Not every cat snores, so it might surprise you to realize that your cat is snoring while sleeping. Whether this may seem cute or slightly annoying to you, cat snores can potentially cause trouble. However, whether or not they create danger for your cat is dependent upon the cause and severity of the snoring. If your cat is snoring, read on to learn about some of the possible causes and whether you should worry about it.
If you've never heard your cat snore before, there's a chance that it's only temporary. Cats can be affected by health issues that cause congestion and inflammation in the nasal passageways that cause temporary snoring. These problems include allergies, poor air quality, mild colds or sinus infections, and even awkward sleeping positions. If your cat's snoring continues for more than a few days, however, you might want to start looking at the potential triggers for long-term snoring.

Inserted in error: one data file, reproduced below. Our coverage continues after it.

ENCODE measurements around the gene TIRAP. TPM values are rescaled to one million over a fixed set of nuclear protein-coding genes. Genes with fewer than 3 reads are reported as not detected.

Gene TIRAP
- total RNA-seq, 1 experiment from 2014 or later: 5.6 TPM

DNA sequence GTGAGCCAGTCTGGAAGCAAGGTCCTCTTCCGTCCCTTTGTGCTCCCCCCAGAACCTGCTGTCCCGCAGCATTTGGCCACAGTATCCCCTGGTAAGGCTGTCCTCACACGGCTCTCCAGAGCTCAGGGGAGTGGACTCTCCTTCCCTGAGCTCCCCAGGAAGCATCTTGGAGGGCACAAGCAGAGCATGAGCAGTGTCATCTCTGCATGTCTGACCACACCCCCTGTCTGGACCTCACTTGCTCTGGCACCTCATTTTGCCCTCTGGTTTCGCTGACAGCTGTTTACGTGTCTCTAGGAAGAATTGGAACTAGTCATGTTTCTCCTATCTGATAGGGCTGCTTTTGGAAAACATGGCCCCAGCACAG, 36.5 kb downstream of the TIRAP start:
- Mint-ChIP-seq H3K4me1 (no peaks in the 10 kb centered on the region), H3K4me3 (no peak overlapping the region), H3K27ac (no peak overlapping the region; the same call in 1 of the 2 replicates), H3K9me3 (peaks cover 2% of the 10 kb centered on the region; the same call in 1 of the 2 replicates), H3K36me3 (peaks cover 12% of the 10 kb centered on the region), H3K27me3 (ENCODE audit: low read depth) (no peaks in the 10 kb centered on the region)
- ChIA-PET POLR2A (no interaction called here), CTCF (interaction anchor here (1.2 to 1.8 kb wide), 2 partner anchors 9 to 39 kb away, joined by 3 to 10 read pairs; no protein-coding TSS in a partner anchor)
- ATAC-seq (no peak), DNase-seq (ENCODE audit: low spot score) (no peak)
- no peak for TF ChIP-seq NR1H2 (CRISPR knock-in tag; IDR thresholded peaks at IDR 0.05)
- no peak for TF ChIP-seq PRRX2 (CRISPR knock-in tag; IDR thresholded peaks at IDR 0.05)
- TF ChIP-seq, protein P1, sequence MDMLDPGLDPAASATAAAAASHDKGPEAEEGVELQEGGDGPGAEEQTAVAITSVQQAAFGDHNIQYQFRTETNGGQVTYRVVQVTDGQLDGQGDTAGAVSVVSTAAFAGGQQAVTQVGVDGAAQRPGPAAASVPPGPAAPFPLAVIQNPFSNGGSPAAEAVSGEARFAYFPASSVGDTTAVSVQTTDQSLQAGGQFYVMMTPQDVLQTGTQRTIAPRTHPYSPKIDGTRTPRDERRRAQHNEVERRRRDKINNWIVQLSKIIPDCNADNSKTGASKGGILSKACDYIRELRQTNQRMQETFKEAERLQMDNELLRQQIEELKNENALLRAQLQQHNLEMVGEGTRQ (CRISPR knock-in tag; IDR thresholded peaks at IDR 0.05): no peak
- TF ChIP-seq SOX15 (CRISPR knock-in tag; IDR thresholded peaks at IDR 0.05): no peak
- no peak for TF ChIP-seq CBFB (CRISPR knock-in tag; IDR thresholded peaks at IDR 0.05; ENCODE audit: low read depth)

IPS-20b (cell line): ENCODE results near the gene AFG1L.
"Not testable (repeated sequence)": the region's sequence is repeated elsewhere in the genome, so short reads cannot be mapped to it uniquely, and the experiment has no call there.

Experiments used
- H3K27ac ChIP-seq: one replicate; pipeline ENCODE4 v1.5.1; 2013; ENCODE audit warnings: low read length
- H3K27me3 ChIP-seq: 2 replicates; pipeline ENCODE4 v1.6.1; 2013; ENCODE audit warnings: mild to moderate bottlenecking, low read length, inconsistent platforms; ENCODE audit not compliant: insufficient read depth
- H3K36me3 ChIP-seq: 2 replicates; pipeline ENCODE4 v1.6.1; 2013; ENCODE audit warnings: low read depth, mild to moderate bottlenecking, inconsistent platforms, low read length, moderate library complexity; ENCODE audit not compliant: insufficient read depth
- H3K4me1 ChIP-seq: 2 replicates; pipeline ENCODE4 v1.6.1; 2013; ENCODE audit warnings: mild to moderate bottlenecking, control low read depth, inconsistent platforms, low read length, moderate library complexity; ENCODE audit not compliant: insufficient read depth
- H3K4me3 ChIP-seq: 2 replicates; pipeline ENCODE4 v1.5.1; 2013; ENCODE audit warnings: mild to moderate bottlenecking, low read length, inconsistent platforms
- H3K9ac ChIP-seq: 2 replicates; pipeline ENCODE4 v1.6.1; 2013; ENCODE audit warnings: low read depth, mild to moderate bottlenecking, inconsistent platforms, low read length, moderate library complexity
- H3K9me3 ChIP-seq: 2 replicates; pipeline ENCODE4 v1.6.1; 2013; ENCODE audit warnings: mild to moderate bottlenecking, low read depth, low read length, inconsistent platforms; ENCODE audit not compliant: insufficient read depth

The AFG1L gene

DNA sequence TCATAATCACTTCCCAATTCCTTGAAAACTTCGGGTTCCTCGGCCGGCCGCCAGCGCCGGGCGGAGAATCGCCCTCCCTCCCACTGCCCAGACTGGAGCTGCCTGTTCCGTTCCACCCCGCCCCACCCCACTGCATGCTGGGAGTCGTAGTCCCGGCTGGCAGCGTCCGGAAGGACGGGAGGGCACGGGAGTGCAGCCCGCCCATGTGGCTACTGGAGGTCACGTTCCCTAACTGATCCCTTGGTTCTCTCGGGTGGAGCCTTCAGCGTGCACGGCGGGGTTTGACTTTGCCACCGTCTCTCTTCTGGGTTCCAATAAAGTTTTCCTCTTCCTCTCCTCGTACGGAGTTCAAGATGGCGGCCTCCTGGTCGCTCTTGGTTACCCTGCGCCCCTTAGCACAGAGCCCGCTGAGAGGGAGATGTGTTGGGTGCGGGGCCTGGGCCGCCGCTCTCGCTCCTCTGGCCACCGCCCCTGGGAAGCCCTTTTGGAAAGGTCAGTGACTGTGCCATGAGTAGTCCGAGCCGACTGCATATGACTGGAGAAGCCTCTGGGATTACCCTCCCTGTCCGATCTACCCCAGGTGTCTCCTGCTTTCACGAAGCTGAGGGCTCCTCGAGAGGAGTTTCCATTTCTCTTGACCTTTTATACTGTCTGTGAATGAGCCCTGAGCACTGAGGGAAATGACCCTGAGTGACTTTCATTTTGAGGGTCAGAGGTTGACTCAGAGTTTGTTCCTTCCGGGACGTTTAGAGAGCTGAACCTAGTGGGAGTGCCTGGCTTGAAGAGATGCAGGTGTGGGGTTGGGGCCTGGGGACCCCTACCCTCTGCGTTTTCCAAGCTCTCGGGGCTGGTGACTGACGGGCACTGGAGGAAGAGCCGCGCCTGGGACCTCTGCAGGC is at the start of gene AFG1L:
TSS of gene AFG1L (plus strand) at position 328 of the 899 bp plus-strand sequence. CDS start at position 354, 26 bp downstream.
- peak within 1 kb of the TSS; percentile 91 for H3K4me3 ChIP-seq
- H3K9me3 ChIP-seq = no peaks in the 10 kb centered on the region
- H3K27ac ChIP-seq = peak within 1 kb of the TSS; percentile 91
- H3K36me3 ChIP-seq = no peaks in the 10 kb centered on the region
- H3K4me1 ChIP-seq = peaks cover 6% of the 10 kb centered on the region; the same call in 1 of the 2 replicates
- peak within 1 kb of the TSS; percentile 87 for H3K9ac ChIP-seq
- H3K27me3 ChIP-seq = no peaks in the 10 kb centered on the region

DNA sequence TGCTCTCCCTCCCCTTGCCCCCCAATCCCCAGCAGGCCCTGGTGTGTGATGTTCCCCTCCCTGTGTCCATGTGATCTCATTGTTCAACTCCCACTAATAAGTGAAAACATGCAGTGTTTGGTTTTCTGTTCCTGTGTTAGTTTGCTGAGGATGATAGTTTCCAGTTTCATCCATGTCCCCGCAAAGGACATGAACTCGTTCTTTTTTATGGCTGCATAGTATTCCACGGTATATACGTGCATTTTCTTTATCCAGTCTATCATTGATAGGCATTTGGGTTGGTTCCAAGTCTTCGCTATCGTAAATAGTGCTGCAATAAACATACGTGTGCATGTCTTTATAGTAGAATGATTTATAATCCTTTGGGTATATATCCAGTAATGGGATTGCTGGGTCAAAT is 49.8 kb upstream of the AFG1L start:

Long-term snoring can be caused by more serious health problems. For example, cats who are overweight or obese can potentially snore regularly. This is because the extra weight in the throat can compress the cat's airway, making it hard for them to breathe while they're asleep.
Another reason isn't as dangerous, but it can still cause common or even permanent snoring. Cats with deviated septums or shorter snouts, like the Persian breed, are more likely to snore than other cats. This is simply because air doesn't travel as smoothly through the nasal passageways.
In most cases, a little snoring won't harm your cat. However, if the problem is long-term, you should visit your veterinarian. Extended snoring could not only indicate an underlying problem but it could cause harm to your cat itself.
When cats can't get enough air while they're sleeping, their blood pressure may increase. This is because the lungs have to work harder to inhale and exhale. It can also limit the amount of oxygen that makes it into the body, which can starve tissues and even the brain of the oxygen it needs to work properly. In any case, if there's a way for you to stop the snoring, your veterinarian will be able to provide advice and treatment to control the snores.
Cats can snore just like humans do, so don't be surprised if you hear an occasional snore coming from your cat. However, if it goes on for a long time, consider talking your local veterinary services to find out if there's a more serious problem.